The Ranger Uranium Mine in Kakadu is looming as the next great test of mining giant Rio Tinto, following the international outcry over the destruction of the 46,000-year-old Juukan caves in the Pilbara.
- Operations at the Ranger Uranium Mine, located near Kakadu National Park, are scheduled to stop in January 2021
- The rehabilitation of the site is expected to cost up to $1 billion
- Energy Resource Australia, a subsidiary of Rio Tinto, has entered mediation with the Federal Government over funding for an independent monitoring agency
ERA, with the financial support of Rio Tinto, has already spent more than half a billion dollars on rehabilitating the Ranger Uranium Mine site in the lead-up to its closure.
It is expected to spend an additional $1 billion on rehabilitating the environmentally and culturally significant site and Dr Mudd said the company was legally required to go through with it.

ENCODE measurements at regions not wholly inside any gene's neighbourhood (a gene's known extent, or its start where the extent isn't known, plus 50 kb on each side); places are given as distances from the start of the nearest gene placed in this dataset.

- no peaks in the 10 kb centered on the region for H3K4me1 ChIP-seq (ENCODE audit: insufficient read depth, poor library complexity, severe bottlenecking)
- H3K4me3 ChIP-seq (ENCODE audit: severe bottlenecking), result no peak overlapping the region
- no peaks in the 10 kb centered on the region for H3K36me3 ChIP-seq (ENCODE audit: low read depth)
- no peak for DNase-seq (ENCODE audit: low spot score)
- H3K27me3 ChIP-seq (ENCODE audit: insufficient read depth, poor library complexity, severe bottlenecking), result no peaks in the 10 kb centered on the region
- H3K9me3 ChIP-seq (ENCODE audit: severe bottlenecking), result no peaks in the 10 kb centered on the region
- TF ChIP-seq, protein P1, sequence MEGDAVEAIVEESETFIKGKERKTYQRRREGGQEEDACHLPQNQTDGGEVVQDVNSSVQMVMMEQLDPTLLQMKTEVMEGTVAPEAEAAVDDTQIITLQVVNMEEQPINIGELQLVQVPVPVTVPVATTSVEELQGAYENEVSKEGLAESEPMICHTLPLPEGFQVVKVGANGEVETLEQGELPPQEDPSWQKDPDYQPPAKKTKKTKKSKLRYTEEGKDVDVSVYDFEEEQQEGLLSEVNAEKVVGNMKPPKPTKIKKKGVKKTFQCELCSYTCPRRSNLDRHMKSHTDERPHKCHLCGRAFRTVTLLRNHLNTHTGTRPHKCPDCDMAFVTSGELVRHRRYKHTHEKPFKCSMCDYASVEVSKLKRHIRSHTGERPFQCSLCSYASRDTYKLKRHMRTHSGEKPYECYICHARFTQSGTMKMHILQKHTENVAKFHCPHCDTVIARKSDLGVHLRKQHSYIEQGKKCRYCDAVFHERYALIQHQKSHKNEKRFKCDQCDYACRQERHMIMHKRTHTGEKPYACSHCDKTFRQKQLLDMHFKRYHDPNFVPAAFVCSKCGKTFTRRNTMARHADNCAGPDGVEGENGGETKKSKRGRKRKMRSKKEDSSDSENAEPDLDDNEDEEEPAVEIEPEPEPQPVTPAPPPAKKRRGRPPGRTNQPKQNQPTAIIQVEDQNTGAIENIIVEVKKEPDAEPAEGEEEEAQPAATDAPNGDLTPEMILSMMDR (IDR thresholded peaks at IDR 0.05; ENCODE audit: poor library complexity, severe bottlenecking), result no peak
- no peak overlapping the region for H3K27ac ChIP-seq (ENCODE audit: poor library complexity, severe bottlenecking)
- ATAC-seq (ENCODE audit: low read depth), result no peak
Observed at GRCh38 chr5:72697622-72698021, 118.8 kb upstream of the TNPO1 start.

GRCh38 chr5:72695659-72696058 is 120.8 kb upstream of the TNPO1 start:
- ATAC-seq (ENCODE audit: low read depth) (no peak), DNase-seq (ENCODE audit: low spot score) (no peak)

Rio Tinto, which owns about 68 per cent of ERA, has previously said it would work with the company to make sure ERA’s rehabilitation obligations were met “in full”.
Dr Mudd said he gave great credit to Rio Tinto for its commitment to help ERA meet its obligations, but he said the Supervising Scientists Branch was vital to delivering the overall rehabilitation project.
“It was put there as a way to recognise that the supervising scientist was extremely important for ERA to achieve its environmental performance,” he said.
“We need the science to be done because we need to monitor for years to make sure we understand all of the complex aspects [of the mine’s legacy] such as the revegetation and ecosystems, the cultural land uses for the Mirrar [Indigenous traditional owners], as well as things like the aquatic ecosystems and radiation levels.”
He said he could not understand why the comparatively small $2.5 million supervising scientist funding was becoming a point of contention ahead of a $1 billion rehabilitation spend.